Breaking Ground - Finescale - of a sort

michael mott

Western Thunderer
What a delightful set of pictures of the youngsters working the line. I loved this comment.
"But it is a real train Grandad!" he indignantly replied!

He is quite right of course!!

And this one
Doh! Now what have you gone and done?
That will now soon appear on Michael’s electro punk thread
No worries I already have a number of pictures of that one there are some interesting pictures of it in the museum with the electrical components exposed. It is on my list but I am a GWR fan really, and have finally got around to doing something about that.

Again thanks for the updates of the "real railway" I am enjoying it immensely.

Michael
 

Tom Insole

Western Thunderer
Well...

What can I say about today more than the many photos can explain more! So much joy and enjoyment from the little branch line today and all the many visitors who had a go today!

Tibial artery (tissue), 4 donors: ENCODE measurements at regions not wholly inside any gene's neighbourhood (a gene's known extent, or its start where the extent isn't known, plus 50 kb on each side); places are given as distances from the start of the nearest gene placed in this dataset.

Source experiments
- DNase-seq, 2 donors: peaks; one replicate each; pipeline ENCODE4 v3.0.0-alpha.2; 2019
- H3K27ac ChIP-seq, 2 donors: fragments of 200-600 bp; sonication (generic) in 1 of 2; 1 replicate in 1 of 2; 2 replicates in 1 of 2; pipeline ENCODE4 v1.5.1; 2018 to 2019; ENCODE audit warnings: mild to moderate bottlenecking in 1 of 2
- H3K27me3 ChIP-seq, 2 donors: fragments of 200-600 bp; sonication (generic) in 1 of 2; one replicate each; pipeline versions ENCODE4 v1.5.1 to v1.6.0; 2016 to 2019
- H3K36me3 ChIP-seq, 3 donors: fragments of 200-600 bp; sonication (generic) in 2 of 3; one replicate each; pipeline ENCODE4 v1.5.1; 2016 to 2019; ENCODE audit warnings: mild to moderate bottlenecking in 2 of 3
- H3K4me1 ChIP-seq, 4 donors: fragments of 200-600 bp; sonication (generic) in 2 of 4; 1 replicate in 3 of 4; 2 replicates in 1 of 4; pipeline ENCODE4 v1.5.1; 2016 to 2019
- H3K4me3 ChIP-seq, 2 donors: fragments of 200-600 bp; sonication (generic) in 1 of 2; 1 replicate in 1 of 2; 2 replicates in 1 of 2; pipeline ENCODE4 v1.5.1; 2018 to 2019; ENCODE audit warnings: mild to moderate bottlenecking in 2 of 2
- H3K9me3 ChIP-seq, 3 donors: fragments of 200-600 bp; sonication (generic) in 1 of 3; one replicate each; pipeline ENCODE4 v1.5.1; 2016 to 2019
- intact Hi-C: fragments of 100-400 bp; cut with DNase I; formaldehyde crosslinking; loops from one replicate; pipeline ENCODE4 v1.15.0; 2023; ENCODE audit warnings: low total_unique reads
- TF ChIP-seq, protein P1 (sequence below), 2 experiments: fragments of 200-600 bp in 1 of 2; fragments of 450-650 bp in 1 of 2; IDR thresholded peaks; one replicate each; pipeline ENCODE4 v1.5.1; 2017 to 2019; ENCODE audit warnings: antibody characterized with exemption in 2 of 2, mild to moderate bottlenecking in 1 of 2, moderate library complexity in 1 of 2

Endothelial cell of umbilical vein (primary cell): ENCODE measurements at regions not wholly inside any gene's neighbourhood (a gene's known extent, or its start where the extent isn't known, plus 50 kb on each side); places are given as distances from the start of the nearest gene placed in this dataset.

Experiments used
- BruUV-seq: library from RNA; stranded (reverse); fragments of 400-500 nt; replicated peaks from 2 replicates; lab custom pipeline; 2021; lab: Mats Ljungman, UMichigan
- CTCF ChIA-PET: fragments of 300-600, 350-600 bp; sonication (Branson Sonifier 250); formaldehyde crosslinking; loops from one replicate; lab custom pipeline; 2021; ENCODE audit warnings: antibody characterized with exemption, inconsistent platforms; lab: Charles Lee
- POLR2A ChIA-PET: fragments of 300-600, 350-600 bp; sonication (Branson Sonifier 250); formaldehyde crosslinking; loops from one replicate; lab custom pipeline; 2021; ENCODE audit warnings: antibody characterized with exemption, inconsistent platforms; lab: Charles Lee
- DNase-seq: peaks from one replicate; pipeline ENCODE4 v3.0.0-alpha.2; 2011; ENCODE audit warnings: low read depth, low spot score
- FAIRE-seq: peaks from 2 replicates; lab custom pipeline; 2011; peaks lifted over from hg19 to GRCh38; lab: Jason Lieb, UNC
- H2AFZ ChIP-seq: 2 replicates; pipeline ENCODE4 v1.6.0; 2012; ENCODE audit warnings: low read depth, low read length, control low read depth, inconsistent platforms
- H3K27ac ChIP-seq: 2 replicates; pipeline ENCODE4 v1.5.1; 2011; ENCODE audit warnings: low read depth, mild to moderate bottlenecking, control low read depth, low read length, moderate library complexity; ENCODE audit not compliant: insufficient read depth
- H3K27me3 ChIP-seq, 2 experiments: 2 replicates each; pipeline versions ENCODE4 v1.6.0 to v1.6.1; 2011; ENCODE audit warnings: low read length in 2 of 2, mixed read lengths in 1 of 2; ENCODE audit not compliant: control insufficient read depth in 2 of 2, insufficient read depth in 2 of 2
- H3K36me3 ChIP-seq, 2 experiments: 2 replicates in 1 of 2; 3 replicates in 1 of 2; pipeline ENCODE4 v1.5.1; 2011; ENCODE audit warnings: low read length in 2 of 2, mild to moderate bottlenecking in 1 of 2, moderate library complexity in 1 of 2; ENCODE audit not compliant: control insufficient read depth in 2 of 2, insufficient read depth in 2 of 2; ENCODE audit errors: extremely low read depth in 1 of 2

Dad driving.jpg
Let's start with the gaffer on his little loco!
There are a few of him I took today including an artistic one of dad reversing back towards the station.
Crossing the points.jpg
Scarlett did well at driving down the line (once she'd started mastering the controls.. We did a lot of the driving for her due to her little loco derailing and not quite getting the slowly opening the regulator on Wren). She still had a good few rides!
Its a race.jpg
there was quite a few games of chase/race along the length of the line.. Here's one of Scarlett on her and Grandad following behind. Not sure if dad heard her saying quite a few times "c'mon grandad, Come on...".
Stoking the fire.jpg
Here we see the kiddies checking the fire was doing okay!
Dad reversing artistic.jpg
Something a bit "arty" taken as dad reverses back toward the station.
ME on Wren.jpg
and of course I had to set up the tripod to capture myself having a go...

Once all the fun was had and everyone was thoroughly exhausted there was only one thing left to do....
End of day wipe down.jpg
Dad's kept all his training from working his way up the ranks from cleaner to driver!

Tom.
 

Peter Insole

Western Thunderer
Thanks Michael and Tony for your kind comments, and to Tom, Glenn, Rich and Owain ("Mr. O.") for all your help and supplying some super pics too!